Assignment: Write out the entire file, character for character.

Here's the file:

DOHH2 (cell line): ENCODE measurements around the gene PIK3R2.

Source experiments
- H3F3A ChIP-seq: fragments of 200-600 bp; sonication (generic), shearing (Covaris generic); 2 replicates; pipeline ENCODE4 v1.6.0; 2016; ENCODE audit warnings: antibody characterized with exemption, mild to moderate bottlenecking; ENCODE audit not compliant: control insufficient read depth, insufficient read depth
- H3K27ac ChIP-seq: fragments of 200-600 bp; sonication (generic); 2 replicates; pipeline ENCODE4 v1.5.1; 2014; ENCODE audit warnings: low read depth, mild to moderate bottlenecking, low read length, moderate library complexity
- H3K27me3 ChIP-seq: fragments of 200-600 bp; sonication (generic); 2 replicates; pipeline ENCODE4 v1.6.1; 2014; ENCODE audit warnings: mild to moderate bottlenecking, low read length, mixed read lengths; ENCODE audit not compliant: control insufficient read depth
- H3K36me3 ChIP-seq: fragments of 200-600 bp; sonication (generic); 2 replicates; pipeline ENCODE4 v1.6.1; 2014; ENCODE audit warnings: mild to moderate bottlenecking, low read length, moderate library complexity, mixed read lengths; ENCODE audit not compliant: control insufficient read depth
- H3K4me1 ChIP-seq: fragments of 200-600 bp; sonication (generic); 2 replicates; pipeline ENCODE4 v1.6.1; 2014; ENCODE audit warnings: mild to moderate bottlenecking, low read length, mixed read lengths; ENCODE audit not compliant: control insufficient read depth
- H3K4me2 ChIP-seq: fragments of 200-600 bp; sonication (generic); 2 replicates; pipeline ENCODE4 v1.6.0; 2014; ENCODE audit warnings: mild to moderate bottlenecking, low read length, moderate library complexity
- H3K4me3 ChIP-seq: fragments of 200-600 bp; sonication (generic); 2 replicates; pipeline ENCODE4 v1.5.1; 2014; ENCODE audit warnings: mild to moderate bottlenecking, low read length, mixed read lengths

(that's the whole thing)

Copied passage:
DOHH2 (cell line): ENCODE measurements around the gene PIK3R2.

Source experiments
- H3F3A ChIP-seq: fragments of 200-600 bp; sonication (generic), shearing (Covaris generic); 2 replicates; pipeline ENCODE4 v1.6.0; 2016; ENCODE audit warnings: antibody characterized with exemption, mild to moderate bottlenecking; ENCODE audit not compliant: control insufficient read depth, insufficient read depth
- H3K27ac ChIP-seq: fragments of 200-600 bp; sonication (generic); 2 replicates; pipeline ENCODE4 v1.5.1; 2014; ENCODE audit warnings: low read depth, mild to moderate bottlenecking, low read length, moderate library complexity
- H3K27me3 ChIP-seq: fragments of 200-600 bp; sonication (generic); 2 replicates; pipeline ENCODE4 v1.6.1; 2014; ENCODE audit warnings: mild to moderate bottlenecking, low read length, mixed read lengths; ENCODE audit not compliant: control insufficient read depth
- H3K36me3 ChIP-seq: fragments of 200-600 bp; sonication (generic); 2 replicates; pipeline ENCODE4 v1.6.1; 2014; ENCODE audit warnings: mild to moderate bottlenecking, low read length, moderate library complexity, mixed read lengths; ENCODE audit not compliant: control insufficient read depth
- H3K4me1 ChIP-seq: fragments of 200-600 bp; sonication (generic); 2 replicates; pipeline ENCODE4 v1.6.1; 2014; ENCODE audit warnings: mild to moderate bottlenecking, low read length, mixed read lengths; ENCODE audit not compliant: control insufficient read depth
- H3K4me2 ChIP-seq: fragments of 200-600 bp; sonication (generic); 2 replicates; pipeline ENCODE4 v1.6.0; 2014; ENCODE audit warnings: mild to moderate bottlenecking, low read length, moderate library complexity
- H3K4me3 ChIP-seq: fragments of 200-600 bp; sonication (generic); 2 replicates; pipeline ENCODE4 v1.5.1; 2014; ENCODE audit warnings: mild to moderate bottlenecking, low read length, mixed read lengths